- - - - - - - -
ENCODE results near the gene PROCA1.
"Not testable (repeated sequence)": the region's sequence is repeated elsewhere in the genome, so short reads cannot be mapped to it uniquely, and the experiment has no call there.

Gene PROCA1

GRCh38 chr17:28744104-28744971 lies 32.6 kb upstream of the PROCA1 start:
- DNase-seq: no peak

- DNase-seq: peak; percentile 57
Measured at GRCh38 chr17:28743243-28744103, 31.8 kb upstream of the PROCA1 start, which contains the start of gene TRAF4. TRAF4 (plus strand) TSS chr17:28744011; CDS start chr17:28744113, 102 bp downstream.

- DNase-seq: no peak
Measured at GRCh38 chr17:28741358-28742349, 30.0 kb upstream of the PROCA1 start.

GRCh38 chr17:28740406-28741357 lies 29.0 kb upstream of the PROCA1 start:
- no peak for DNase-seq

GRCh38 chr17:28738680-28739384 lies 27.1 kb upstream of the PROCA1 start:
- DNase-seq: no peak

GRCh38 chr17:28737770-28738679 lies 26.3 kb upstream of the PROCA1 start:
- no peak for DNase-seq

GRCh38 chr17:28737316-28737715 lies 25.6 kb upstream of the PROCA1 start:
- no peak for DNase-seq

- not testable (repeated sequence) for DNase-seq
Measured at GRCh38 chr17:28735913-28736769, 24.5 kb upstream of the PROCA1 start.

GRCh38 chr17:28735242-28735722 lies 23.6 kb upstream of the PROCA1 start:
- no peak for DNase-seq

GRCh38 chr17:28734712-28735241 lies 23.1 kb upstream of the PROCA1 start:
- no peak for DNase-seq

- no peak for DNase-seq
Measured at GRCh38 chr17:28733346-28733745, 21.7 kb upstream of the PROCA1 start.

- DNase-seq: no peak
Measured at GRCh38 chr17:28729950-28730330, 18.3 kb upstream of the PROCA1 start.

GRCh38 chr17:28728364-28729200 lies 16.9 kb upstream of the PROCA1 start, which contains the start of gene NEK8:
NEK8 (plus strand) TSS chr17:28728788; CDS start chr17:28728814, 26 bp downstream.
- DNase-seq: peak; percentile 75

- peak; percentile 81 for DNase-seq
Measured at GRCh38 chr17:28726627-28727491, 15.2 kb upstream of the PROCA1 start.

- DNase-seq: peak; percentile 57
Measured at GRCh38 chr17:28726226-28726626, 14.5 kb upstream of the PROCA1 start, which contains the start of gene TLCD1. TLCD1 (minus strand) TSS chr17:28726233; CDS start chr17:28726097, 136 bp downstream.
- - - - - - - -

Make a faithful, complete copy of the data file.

ENCODE results near the gene PROCA1.
"Not testable (repeated sequence)": the region's sequence is repeated elsewhere in the genome, so short reads cannot be mapped to it uniquely, and the experiment has no call there.

Gene PROCA1

GRCh38 chr17:28744104-28744971 lies 32.6 kb upstream of the PROCA1 start:
- DNase-seq: no peak

- DNase-seq: peak; percentile 57
Measured at GRCh38 chr17:28743243-28744103, 31.8 kb upstream of the PROCA1 start, which contains the start of gene TRAF4. TRAF4 (plus strand) TSS chr17:28744011; CDS start chr17:28744113, 102 bp downstream.

- DNase-seq: no peak
Measured at GRCh38 chr17:28741358-28742349, 30.0 kb upstream of the PROCA1 start.

GRCh38 chr17:28740406-28741357 lies 29.0 kb upstream of the PROCA1 start:
- no peak for DNase-seq

GRCh38 chr17:28738680-28739384 lies 27.1 kb upstream of the PROCA1 start:
- DNase-seq: no peak

GRCh38 chr17:28737770-28738679 lies 26.3 kb upstream of the PROCA1 start:
- no peak for DNase-seq

GRCh38 chr17:28737316-28737715 lies 25.6 kb upstream of the PROCA1 start:
- no peak for DNase-seq

- not testable (repeated sequence) for DNase-seq
Measured at GRCh38 chr17:28735913-28736769, 24.5 kb upstream of the PROCA1 start.

GRCh38 chr17:28735242-28735722 lies 23.6 kb upstream of the PROCA1 start:
- no peak for DNase-seq

GRCh38 chr17:28734712-28735241 lies 23.1 kb upstream of the PROCA1 start:
- no peak for DNase-seq

- no peak for DNase-seq
Measured at GRCh38 chr17:28733346-28733745, 21.7 kb upstream of the PROCA1 start.

- DNase-seq: no peak
Measured at GRCh38 chr17:28729950-28730330, 18.3 kb upstream of the PROCA1 start.

GRCh38 chr17:28728364-28729200 lies 16.9 kb upstream of the PROCA1 start, which contains the start of gene NEK8:
NEK8 (plus strand) TSS chr17:28728788; CDS start chr17:28728814, 26 bp downstream.
- DNase-seq: peak; percentile 75

- peak; percentile 81 for DNase-seq
Measured at GRCh38 chr17:28726627-28727491, 15.2 kb upstream of the PROCA1 start.

- DNase-seq: peak; percentile 57
Measured at GRCh38 chr17:28726226-28726626, 14.5 kb upstream of the PROCA1 start, which contains the start of gene TLCD1. TLCD1 (minus strand) TSS chr17:28726233; CDS start chr17:28726097, 136 bp downstream.